europe,  Travel

The Epicurean Pleasures of Lucca

In the town of Lucca, a Tuscan secret of sorts, we cooked with a chef in his palazzo (as I already waffled on in my earlier post). It was an intimate gathering of eight. Each one of us different personalities. Strung together by a common thread of curiosity, and if I may add cheekily, a passion for Prosecco. The point of this informal conclave was to figure out the theorem of Italian cooking. How do simple ingredients come together and produce an intense play of flavours? Wherein every morsel creates mini explosions in the taste buds, makes you close your eyes, smack your lips in appreciation, and reach out for more.

The chef, Giuseppe, who was the shepherd of this Prosecco-swigging lot, was born in an olive oil press in a Tuscan valley. He was part of a professional kitchen till he realised that the tension of cooking so far outweighed its pleasures. Giuseppe hit upon the fine idea of organising cooking classes within the comforts of his own home. His wife, who he met through these classes (which leads you to question if life is more than a mere string of coincidences), is a crackerjack at setting up a dining table fit for the queen. You can see how at the very beginning. It would be fair for me to to say for all that we were overcome by this glamorous apartment we found ourselves in, in a grand old palazzo within the medieval city walls of Lucca.

Beneath the blue skies of that hot summer’s day, we went shopping for the ingredients, before we entered the kitchen. As a child, I used to head out everyday for groceries with my father. Naturally, I take great pleasure in this sensory ritual of combing through fresh produce.

There we were, picking up focaccia at a feted bakery in town, culling sweet ancient bread called buccellato from old pasticcerias, examining yellow courgette flowers in grocery shops, tomatoes plump and small, red, green and yellow and sighing over their glossy beauty. More sighs later when we sunk our teeth into their luscious ripeness. The tomatoes burst with liquid beauty in our mouths, along with rounds of fresh mozzarella and basil, rocket leaves drizzled with briskly whisked balsamic and olive oil. We swooned over focaccia, oily and salty, crusty and yet soft inside. Mopped up fresh olive oil with our breads, la scarpetta, after smothering the focaccia with generous lashes of olive oil. Hey, there was no shame there. The most hardened keto advocates would have been driven into unashamed scoffing of bread. I can guarantee you that. Noshing on young and old pecorino cheeses with honey and fig relish.

Then we chopped and cooked, picking up on the chef’s earnest homilies on bread, rice, and olive oil, and left the palazzo, rich with stories, our stomachs lined with enough food, rivers of olive oil and red wine running through our veins — and maybe a scant knowledge of the workings of a Tuscan kitchen.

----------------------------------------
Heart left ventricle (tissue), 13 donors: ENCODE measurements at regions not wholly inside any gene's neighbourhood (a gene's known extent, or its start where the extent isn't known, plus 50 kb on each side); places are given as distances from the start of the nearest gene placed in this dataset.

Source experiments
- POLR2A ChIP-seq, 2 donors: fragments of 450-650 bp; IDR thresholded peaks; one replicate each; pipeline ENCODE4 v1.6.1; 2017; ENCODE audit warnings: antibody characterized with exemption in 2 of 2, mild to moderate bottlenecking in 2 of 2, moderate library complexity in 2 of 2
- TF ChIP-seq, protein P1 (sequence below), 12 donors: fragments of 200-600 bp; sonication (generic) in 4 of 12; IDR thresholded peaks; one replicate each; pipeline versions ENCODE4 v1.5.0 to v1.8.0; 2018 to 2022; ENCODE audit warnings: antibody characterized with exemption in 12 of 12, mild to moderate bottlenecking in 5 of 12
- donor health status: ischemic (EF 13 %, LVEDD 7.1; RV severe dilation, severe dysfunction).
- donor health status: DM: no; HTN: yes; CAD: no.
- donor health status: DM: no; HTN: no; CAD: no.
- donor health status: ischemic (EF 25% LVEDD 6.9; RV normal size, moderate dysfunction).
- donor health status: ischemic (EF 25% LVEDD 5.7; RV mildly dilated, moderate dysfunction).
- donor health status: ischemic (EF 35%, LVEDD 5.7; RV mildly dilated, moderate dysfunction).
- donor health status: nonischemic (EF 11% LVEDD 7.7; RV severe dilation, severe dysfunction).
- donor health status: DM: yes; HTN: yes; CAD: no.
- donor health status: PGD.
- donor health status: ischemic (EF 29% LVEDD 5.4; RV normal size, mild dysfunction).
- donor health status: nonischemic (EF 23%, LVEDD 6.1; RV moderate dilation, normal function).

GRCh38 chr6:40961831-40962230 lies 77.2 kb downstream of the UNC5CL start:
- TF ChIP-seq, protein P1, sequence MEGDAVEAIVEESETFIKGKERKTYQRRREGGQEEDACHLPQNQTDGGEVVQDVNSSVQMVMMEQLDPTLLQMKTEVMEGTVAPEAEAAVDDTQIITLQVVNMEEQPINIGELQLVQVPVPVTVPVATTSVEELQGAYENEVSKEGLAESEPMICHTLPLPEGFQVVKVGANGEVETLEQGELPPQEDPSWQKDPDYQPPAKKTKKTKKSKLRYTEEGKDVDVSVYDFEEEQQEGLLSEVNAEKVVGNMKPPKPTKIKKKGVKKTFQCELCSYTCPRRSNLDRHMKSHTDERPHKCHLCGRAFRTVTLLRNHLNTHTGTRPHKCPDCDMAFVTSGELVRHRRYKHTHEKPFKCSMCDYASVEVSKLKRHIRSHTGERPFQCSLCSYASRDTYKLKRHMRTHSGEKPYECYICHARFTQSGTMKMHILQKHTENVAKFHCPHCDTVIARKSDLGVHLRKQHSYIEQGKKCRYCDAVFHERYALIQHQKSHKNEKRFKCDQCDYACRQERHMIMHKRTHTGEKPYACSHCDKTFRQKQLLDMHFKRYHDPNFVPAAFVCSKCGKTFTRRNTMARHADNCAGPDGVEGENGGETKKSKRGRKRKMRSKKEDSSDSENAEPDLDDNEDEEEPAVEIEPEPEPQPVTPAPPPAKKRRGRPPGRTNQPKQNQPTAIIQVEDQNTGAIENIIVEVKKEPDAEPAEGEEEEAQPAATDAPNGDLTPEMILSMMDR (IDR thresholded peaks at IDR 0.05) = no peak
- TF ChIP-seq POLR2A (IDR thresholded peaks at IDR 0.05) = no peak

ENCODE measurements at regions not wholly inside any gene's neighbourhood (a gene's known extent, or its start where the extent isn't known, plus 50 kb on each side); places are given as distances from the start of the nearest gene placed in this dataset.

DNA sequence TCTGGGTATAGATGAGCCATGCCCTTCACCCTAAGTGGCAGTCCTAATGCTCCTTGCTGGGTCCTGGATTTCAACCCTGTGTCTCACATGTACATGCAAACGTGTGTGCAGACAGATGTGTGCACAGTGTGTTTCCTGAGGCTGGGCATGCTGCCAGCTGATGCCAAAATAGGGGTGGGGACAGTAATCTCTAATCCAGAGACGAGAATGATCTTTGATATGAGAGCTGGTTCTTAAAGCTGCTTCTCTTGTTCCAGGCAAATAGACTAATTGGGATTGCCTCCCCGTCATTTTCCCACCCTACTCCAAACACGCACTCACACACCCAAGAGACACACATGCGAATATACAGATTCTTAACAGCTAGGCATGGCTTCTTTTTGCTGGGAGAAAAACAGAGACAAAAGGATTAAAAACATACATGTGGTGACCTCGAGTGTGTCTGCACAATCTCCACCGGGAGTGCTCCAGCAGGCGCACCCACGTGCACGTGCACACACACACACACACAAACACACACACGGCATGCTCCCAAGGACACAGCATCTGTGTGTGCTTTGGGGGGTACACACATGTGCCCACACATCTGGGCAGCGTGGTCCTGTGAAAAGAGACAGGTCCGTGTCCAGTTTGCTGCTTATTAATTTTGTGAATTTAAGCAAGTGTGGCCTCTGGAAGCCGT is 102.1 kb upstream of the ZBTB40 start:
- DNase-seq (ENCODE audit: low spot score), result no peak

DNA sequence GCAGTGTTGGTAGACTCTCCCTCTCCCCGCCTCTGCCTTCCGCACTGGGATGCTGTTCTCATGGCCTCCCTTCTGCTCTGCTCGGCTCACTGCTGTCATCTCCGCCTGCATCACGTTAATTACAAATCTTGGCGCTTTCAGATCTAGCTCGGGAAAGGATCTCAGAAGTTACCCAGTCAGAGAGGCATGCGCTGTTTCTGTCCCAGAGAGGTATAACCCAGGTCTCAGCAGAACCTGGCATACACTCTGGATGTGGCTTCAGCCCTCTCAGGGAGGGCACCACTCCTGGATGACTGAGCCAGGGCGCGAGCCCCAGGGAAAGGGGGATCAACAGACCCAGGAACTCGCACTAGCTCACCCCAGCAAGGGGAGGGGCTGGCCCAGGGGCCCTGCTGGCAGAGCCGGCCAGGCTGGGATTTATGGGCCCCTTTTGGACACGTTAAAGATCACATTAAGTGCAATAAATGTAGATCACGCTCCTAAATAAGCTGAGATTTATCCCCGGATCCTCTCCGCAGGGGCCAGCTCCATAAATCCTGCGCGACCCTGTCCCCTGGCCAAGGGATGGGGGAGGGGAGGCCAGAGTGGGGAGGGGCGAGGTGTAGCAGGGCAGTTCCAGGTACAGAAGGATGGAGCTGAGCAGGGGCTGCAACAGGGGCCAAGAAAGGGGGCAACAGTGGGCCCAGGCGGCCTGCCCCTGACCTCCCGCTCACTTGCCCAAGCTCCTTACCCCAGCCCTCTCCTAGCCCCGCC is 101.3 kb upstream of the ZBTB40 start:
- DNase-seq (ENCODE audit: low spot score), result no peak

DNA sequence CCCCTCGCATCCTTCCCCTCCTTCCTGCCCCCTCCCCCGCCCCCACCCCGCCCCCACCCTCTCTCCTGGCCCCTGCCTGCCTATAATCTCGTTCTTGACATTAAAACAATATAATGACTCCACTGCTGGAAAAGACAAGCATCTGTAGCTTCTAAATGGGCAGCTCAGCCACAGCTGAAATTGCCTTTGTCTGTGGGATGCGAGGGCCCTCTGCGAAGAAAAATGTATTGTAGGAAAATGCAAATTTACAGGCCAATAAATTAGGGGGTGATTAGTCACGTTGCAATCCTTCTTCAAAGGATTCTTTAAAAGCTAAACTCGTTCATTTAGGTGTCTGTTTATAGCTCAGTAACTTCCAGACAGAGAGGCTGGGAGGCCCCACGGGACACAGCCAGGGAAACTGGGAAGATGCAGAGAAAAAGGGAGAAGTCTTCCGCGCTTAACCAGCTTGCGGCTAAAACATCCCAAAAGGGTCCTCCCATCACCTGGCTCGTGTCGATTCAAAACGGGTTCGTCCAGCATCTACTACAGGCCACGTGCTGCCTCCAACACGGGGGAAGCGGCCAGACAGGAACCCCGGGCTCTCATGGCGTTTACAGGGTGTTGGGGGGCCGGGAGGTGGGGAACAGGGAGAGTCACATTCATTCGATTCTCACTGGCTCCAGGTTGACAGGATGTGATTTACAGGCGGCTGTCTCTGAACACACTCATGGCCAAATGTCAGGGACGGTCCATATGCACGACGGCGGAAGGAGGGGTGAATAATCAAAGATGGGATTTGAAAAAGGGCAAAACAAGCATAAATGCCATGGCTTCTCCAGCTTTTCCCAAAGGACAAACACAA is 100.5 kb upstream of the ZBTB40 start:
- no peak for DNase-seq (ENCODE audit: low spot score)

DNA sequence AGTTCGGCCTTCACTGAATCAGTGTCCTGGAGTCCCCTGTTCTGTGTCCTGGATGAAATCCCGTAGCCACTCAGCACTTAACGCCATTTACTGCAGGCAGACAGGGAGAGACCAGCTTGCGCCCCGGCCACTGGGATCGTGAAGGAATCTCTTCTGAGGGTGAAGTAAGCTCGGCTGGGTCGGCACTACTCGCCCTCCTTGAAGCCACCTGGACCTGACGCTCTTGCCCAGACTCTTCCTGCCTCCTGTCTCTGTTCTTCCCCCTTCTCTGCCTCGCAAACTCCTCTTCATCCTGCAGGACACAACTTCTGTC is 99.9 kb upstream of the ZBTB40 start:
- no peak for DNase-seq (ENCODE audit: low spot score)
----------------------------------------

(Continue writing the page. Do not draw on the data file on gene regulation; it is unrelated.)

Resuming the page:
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At one of the oldest pasticceria in Lucca, Taddeucci, to pick up Buccellato. The bakery goes back to the year 1881. Buccellato in Lucca is bought fresh daily from this bakery, because if you have not bought it from here, you are a sad twat. 
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Buccellato, the crusty breakfast bread studded with raisins and aniseed.
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Gaping at the longest ream of focaccia at Forno a Vapore Amadeo Giusti in Lucca.
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Chef Giuseppe. This is for you, Caroline.
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Beefsteak tomatoes
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Pepperoncini, the dried version of which we bought greedily.
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 San Marzano tomatoes
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Pomodoro Pizza. Tomatoes from Firenze (Florence).
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Small red tomatoes on vines and vibrant green tomatoes.
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Courgette blossoms
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Inside the tranquil palazzo
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To the work stations
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But not before we are armed with endlessly flowing Prosecco.
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Cheese with fresh honey and fig relish
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My delighted love

 

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The many stages that went into cooking a soul-pleasing lunch.
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All-important task of chopping and slicing tomatoes.
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He bagged the courgette blossoms.
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Spooning out Gnudi (which means as it looks, a kind of naked ravioli). This is a Tuscan dumpling dish made of spinach and ricotta, and slipped into homemade tomato sauce.
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Feast your eyes on that lusty tomato sauce and tell me you do not want it right away.
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To the beautifully laid out, thin and long wooden table.
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Pumpkin and courgette blossoms, baked and gobbled. 
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Gnudi, served with fragrant risotto that is cooked with carnaroli, not arborio. The Tuscans sniff at the mention of arborio like it’s dog food.
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Thick Italian custard and berries, to be soaked up with buccellato.